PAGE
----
Here is a great story from Greek mythology.
It is about a nasty trickster and deceitful king, called Sisyphus.
Sisyphus was not a good king.
He killed guests who came to his palace and even tricked and deceived Thanatos (Death)…
Which, of course, angered the great god, Zeus.
As punishment, Sisyphus was sent to Tartarus (a kind of hell) for eternity.
Here, Sisyphus was doomed to painstakingly push a boulder up a mountain until he reached the top, but…
Each time Sisyphus got near the top, he failed, because…
Zeus, the god, had manipulated the boulder into rolling down the hill and away from Sisyphus at the last moment.
Sisyphus was to do this for eternity.
Certainly, a cruel, laborious, and painstaking punishment, and one where the “trickster” got tricked.
It is a great story that resonates with many people’s struggles learning guitar.
Learning to play guitar often felt like moving a boulder up a mountain.
Sometimes, I realised, it is good to step back and try a different method, solution, or idea.
Take what Manfred Kopfer, the German author, said about Sisyphus:
What if every time Sisyphus rolled the boulder up to the top of the mountain, instead of yelling in anguish as he failed, he instead…
Broke off a stone from the mountain, carried it down with him and dropped it at the bottom?
Eventually, by doing this the mountain would have levelled meaning the boulder could no longer roll down.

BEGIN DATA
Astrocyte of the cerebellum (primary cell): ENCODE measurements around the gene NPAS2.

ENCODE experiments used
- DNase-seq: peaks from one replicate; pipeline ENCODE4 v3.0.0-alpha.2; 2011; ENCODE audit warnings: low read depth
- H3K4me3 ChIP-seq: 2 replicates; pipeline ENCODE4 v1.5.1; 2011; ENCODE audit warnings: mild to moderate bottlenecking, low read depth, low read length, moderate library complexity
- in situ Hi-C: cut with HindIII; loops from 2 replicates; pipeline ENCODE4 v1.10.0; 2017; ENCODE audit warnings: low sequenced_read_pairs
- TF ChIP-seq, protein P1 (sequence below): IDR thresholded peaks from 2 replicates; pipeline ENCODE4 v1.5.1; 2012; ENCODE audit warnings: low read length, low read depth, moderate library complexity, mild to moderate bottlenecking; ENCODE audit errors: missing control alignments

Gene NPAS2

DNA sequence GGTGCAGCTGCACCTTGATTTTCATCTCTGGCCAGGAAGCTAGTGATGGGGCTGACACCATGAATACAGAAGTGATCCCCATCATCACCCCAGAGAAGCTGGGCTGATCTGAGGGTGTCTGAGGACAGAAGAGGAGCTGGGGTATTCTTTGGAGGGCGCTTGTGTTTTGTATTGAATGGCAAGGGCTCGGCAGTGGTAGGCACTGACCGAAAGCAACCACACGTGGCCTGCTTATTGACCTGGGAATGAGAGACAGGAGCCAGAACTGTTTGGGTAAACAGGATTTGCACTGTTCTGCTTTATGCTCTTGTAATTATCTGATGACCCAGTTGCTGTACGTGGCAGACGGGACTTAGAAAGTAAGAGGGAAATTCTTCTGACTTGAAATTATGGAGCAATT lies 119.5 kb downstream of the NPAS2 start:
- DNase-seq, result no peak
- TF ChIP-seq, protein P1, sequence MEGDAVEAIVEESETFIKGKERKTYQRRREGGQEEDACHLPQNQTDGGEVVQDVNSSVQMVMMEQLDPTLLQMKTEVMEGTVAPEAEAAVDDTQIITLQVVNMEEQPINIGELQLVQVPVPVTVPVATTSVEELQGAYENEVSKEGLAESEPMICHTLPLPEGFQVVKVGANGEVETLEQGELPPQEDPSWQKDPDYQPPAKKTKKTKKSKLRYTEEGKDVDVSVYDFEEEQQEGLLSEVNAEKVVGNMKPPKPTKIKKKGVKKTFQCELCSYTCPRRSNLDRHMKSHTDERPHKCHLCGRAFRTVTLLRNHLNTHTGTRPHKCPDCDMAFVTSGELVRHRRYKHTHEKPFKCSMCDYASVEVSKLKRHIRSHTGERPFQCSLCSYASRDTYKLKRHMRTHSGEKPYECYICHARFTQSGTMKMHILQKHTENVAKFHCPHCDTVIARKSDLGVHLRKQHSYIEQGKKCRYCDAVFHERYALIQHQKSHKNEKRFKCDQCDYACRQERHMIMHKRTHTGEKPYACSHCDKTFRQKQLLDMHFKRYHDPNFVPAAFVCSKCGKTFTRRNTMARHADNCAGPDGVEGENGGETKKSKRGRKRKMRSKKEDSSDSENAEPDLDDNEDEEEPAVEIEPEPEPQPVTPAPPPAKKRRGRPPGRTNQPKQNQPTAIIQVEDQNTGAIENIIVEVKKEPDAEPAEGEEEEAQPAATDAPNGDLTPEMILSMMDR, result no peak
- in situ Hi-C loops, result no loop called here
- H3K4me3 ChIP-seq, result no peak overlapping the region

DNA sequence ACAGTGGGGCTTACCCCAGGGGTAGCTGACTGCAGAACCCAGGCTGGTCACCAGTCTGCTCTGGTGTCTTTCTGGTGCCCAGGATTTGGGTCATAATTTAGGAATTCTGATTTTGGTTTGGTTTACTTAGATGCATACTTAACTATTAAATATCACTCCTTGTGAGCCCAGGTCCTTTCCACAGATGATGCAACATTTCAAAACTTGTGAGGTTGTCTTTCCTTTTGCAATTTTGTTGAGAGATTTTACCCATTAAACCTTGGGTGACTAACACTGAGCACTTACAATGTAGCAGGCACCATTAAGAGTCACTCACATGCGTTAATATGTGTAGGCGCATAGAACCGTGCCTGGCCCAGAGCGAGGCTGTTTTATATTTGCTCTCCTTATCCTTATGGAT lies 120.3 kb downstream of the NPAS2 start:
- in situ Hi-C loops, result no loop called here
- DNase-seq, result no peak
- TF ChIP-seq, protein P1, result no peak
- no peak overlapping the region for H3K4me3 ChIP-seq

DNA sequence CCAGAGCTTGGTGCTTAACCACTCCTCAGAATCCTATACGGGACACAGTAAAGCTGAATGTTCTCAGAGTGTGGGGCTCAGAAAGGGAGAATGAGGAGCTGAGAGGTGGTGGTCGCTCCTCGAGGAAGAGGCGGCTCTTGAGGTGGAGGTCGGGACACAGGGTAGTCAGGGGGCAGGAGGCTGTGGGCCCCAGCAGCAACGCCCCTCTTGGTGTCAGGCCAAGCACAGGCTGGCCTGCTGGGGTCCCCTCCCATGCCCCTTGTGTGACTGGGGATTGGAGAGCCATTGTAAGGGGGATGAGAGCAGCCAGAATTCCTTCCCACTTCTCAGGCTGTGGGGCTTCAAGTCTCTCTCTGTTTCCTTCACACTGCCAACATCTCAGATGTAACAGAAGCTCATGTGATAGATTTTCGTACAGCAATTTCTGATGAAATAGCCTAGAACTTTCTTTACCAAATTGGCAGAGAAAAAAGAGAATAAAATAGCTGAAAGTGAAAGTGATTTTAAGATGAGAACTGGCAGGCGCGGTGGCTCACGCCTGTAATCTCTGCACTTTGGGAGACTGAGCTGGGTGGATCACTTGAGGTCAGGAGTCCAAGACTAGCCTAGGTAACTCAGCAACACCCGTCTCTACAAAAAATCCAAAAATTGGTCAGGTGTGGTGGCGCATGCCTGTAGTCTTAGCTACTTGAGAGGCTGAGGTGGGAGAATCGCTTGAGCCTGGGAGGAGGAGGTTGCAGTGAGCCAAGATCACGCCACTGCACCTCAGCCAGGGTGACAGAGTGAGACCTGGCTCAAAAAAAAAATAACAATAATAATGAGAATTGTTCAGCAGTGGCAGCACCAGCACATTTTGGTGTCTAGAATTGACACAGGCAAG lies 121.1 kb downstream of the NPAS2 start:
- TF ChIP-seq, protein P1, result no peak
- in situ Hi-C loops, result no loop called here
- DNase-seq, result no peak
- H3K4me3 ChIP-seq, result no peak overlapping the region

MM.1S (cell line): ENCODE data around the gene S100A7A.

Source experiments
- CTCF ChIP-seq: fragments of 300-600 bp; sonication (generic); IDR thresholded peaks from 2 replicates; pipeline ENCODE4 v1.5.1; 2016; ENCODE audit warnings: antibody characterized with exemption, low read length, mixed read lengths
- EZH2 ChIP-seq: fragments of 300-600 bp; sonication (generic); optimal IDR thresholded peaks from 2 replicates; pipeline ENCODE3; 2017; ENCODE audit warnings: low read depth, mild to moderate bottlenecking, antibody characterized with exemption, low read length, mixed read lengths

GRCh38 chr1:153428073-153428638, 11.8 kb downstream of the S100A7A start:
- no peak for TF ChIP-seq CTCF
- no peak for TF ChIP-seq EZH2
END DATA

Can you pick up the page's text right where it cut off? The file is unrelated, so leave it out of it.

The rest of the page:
If Sisyphus could “move a mountain”, he would show the gods he was worthy of redemption.
It’s a great spin on how to take something horrible and turn it into something positive.
Think about that when you feel like your guitar playing is tough and punishing.
Put a different spin on it and try to see how you can change your perception and thought process.
Keep enjoying the playing and I hope this email was interesting and gave you some food for thought.
P.S. If you need to think about different ways of moving the boulder up the mountain, the lessons in my membership will help.
Check it out below.
Learning guitar can feel like moving mountains, but if you do it with wisdom and some guidance, you can achieve your goals.
P.P.S. This post was originally taken from Dan Thorpe’s private email list. To get blog posts like this sent to you which are full of great tips to make fingerpicking, strumming, and learning guitar more enjoyable (especially if you are over 40) join Dan’s list. It’s 100% free, HERE.